Exposure Bracketing & Blending
In landscape photography, there are certain nature scenes where the camera cannot contain the magic. The highlights are blown out. There are no shadows in the details. This image falls flat. The camera alone cannot contain that moment of epic and intense light shining down on the land. This is where exposure bracketing and blending of images can help your landscape photography accurately reflect that powerful moment.
The dynamic range is the ratio between the maximum and minimum measurable light intensities. There is a high dynamic range when there are extreme lights and darks within a scene. Often, this is a situation which is difficult to photograph. However, there’s no reason to despair. You can gain control of your highlights and shadows with landscape photography articles and tutorials about exposure bracketing, high dynamic range (HDR) photography, and manual blending.
To start, the first step to bracketing and blending is to gain an understanding of the camera’s histogram. That is to say, the photographer can read the histogram and know if one frame can capture the entire dynamic range. If the dynamic range is too great, then the next course of action to capture the image is to use bracketing and/or blending. One option to tame intense light is to use a graduated neutral density filter. This is where the densest filter area is over the brightest area of the image. If this in-camera blending technique isn’t enough, then bracketing your shots is another option.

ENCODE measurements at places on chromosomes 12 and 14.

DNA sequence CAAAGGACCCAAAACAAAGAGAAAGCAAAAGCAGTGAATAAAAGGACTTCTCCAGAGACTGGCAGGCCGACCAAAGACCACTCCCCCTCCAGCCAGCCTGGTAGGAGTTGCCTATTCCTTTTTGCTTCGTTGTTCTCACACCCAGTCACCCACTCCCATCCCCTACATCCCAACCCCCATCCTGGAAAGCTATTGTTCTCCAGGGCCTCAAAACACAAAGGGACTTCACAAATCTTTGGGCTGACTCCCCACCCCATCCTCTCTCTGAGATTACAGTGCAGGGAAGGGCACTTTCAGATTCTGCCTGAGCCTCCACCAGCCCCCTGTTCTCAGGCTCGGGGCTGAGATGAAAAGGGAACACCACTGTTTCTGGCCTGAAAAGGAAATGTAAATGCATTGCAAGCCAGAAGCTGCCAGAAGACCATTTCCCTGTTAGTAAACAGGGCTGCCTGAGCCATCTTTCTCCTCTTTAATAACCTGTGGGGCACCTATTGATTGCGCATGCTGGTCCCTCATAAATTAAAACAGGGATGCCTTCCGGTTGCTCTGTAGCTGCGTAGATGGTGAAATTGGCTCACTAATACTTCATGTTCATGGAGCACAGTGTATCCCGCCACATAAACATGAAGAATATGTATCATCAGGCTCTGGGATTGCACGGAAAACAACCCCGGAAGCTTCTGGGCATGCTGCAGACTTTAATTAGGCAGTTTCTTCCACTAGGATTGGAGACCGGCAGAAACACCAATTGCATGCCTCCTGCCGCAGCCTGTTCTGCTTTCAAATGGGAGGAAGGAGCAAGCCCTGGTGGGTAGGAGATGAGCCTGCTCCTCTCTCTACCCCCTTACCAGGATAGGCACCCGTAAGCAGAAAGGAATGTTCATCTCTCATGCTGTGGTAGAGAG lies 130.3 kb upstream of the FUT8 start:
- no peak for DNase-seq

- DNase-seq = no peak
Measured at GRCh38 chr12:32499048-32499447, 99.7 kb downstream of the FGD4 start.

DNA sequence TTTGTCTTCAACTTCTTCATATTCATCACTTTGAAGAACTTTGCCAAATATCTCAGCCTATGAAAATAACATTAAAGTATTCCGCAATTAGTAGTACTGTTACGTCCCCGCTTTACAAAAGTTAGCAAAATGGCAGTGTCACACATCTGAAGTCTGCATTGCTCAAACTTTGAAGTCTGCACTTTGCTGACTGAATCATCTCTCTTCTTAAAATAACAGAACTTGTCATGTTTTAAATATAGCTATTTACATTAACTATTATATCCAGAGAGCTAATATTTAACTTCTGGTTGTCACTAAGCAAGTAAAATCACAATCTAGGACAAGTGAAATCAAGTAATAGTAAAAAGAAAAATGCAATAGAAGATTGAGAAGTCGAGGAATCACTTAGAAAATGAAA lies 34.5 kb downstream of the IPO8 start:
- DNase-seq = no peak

Our photographers will guide you on the best situations and step-by-step directions with exposure bracketing and blending. Moreover, they will explain the advantages and challenges with each as well as the best ways to combine your HDR images in post-processing. Many software suites, such and Lightroom and Photoshop, can perform HRD processing.
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